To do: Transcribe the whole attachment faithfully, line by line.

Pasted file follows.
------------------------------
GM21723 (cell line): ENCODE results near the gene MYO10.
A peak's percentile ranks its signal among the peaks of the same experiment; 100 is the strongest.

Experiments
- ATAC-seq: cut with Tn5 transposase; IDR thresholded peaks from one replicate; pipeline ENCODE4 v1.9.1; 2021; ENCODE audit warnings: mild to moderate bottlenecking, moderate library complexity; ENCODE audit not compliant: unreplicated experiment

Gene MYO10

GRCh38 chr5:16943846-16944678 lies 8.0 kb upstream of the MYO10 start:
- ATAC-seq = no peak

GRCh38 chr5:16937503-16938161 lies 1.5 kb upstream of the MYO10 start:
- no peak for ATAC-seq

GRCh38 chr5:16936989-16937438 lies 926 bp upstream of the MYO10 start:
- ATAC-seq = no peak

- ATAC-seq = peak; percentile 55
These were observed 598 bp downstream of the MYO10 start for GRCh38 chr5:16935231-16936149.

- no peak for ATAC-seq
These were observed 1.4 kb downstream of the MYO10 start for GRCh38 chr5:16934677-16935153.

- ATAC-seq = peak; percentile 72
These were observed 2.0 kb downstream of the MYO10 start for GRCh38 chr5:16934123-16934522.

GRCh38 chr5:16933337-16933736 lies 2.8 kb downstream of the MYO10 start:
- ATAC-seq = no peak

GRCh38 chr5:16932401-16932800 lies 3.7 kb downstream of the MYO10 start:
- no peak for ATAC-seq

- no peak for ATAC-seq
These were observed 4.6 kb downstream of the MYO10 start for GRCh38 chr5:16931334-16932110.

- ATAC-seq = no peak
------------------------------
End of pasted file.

GM21723 (cell line): ENCODE results near the gene MYO10.
A peak's percentile ranks its signal among the peaks of the same experiment; 100 is the strongest.

Experiments
- ATAC-seq: cut with Tn5 transposase; IDR thresholded peaks from one replicate; pipeline ENCODE4 v1.9.1; 2021; ENCODE audit warnings: mild to moderate bottlenecking, moderate library complexity; ENCODE audit not compliant: unreplicated experiment

Gene MYO10

GRCh38 chr5:16943846-16944678 lies 8.0 kb upstream of the MYO10 start:
- ATAC-seq = no peak

GRCh38 chr5:16937503-16938161 lies 1.5 kb upstream of the MYO10 start:
- no peak for ATAC-seq

GRCh38 chr5:16936989-16937438 lies 926 bp upstream of the MYO10 start:
- ATAC-seq = no peak

- ATAC-seq = peak; percentile 55
These were observed 598 bp downstream of the MYO10 start for GRCh38 chr5:16935231-16936149.

- no peak for ATAC-seq
These were observed 1.4 kb downstream of the MYO10 start for GRCh38 chr5:16934677-16935153.

- ATAC-seq = peak; percentile 72
These were observed 2.0 kb downstream of the MYO10 start for GRCh38 chr5:16934123-16934522.

GRCh38 chr5:16933337-16933736 lies 2.8 kb downstream of the MYO10 start:
- ATAC-seq = no peak

GRCh38 chr5:16932401-16932800 lies 3.7 kb downstream of the MYO10 start:
- no peak for ATAC-seq

- no peak for ATAC-seq
These were observed 4.6 kb downstream of the MYO10 start for GRCh38 chr5:16931334-16932110.

- ATAC-seq = no peak